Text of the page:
What teachers are presenting at Science Done Right 2019

What teachers are presenting at Science Done Right 2019

1 year down, 4 to go! Starting a 5-Year Curriculum 


Heather Turner, Sharnbrook Academy 

Imagine the situation: a successful Upper School with expert teachers becomes a Secondary. Most staff have to teach year 7 and 8 for the first time. Meanwhile the GCSE goalposts move.  A 5 year could be the answer: seamless transition from KS3 to KS4, no more repetition, and developing GCSE skills from year 7.

We began rolling out Blueprint. Successes include implementing diagnostic assessment and feedback, formative quizzes and feedback, contextualised and active learning. Challenges and opportunities include grading assessments, tracking progress, differentiation and persuading reluctant teachers. 


Building resilience ready for KS4



Dr Karin Bratby, Hall Park Academy 

    At KS4, an increasing number of students fail to attempt questions that appeared unfamiliar, and fewer students can see the relevance of science in everyday life. Using Mastery Science in Y7 quickly showed a disparity between what students knew and what they could communicate in written form. Focussing on this initially built confidence. On both activate and diagnostic tests, students found that they could learn from mistakes and many misconceptions were dealt with. We also made time within ‘acquire tasks’ for students to bring in their own ideas and make them feel valued.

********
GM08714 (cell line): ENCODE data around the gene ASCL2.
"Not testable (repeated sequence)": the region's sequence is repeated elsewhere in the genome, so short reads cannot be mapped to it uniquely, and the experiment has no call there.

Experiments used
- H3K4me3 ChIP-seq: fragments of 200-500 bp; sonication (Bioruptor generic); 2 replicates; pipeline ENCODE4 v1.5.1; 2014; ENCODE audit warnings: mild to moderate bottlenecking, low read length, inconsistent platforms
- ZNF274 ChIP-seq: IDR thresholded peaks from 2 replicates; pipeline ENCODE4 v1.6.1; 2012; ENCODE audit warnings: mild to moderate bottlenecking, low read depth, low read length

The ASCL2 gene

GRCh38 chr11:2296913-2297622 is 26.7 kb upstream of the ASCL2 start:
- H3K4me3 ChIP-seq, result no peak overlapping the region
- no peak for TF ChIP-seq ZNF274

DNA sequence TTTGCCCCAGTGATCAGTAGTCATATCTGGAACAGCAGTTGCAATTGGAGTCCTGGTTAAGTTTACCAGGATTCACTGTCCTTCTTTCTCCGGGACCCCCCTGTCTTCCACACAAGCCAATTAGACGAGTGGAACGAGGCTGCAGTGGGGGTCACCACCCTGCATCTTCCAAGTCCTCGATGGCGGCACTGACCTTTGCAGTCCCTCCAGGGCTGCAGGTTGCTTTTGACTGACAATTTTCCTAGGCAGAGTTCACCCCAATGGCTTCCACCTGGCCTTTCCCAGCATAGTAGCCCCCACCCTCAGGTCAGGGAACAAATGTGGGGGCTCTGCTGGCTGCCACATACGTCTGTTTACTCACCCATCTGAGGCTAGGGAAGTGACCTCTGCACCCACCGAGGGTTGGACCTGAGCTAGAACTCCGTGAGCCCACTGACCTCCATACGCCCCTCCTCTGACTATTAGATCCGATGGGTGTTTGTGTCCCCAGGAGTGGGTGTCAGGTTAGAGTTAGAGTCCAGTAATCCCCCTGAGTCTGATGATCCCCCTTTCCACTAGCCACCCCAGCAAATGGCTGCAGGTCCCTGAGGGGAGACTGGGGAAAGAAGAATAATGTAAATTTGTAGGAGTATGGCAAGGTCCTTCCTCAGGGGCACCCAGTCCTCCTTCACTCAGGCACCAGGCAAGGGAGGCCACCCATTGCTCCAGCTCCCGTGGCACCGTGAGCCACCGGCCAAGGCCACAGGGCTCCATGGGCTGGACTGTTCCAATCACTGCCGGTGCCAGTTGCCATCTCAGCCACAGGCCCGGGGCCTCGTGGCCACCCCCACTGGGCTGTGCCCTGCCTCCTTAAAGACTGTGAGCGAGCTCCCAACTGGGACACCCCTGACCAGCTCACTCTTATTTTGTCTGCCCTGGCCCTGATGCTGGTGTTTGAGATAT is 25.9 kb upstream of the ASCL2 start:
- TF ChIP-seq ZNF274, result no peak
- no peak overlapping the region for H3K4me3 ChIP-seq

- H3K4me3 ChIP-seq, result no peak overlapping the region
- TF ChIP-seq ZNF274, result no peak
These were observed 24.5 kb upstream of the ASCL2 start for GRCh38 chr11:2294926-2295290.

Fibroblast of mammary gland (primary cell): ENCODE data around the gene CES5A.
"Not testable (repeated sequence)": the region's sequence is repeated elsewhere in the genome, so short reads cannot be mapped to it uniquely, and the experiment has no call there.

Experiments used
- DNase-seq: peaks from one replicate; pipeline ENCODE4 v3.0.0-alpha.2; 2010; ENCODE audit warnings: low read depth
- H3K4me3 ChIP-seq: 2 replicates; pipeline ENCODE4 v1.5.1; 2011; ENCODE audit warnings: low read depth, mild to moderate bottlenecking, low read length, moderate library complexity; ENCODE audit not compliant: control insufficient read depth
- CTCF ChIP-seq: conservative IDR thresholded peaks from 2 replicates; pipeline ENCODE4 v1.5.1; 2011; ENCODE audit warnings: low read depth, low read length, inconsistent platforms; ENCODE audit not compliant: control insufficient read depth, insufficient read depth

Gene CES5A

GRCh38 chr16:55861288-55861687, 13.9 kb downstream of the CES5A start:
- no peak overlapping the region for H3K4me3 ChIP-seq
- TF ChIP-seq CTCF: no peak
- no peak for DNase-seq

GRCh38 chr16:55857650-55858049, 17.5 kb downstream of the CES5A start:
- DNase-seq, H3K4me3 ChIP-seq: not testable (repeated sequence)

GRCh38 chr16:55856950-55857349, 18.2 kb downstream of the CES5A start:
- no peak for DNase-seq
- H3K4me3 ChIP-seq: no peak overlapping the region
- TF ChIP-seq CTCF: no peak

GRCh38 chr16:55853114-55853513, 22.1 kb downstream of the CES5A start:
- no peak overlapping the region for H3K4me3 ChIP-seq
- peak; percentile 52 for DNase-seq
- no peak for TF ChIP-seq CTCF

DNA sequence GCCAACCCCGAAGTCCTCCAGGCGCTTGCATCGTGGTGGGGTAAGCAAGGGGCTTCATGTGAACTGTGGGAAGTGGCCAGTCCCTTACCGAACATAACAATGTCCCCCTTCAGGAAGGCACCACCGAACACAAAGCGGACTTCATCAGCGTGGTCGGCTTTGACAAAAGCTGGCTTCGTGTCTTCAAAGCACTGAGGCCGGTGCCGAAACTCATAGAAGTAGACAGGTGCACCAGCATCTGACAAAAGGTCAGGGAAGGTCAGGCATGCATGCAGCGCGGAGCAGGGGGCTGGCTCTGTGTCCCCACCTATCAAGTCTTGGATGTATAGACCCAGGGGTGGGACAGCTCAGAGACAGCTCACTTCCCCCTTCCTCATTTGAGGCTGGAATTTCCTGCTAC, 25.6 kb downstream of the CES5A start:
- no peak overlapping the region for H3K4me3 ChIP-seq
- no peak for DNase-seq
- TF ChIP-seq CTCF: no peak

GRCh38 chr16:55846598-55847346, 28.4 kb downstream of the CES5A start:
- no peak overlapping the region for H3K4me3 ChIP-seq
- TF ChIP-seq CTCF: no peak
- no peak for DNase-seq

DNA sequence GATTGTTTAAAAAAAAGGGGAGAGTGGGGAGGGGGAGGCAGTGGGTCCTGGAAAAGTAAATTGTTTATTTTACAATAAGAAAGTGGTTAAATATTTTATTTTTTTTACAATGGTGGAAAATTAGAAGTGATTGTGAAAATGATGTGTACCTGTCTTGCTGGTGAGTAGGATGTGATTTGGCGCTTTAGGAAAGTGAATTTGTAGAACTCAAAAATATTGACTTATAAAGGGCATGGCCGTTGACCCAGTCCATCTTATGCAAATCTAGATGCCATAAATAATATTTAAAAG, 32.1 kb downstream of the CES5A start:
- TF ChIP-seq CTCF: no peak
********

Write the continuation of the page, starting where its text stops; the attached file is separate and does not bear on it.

We recently tested Y7 and 8 on KS4 level 1 questions. Y7 scored on average 15-20% higher than Y8. Most noticeably, Y7 left no blanks whereas Y8 avoided the unfamiliar. Y7 students also understood which skills they needed to work on and could ask how to improve without prompting. They were also willing to question rather than being passive learners.

    Introducing Science Mastery



    Dr Liz Nourshagh, Lord Grey Academy 

    The KS3 curriculum at Lord Grey was not preparing students adequately for the new GCSE specifications.  Students were successful in KS3 with most on target throughout Years 7 and 8.  However, lessons were not always engaging, and students found GCSE very challenging – when they hit Year 9, few were on track to achieve their target.

    We did not have the capacity to make big changes to KS3 whilst implementing the new GCSE specifications.  When Complete Mastery was released, we decided to go ahead and have used the materials since September 2018.

    There is now a real buzz in KS3 Science.  Students and teachers find Mastery more engaging but also more challenging. We have, inevitably, had teething problems like teachers need to adapting the way they teach and developing summative assessments to provide tracking data.  We intend to look at how some of the techniques can be applied with our lower achievers, scheduling modules of differing lengths and effective teacher CPD.


    How Carrotgate has changed the way we teach 


    Tania Dytrych and Emma Hanby, Stantonbury International School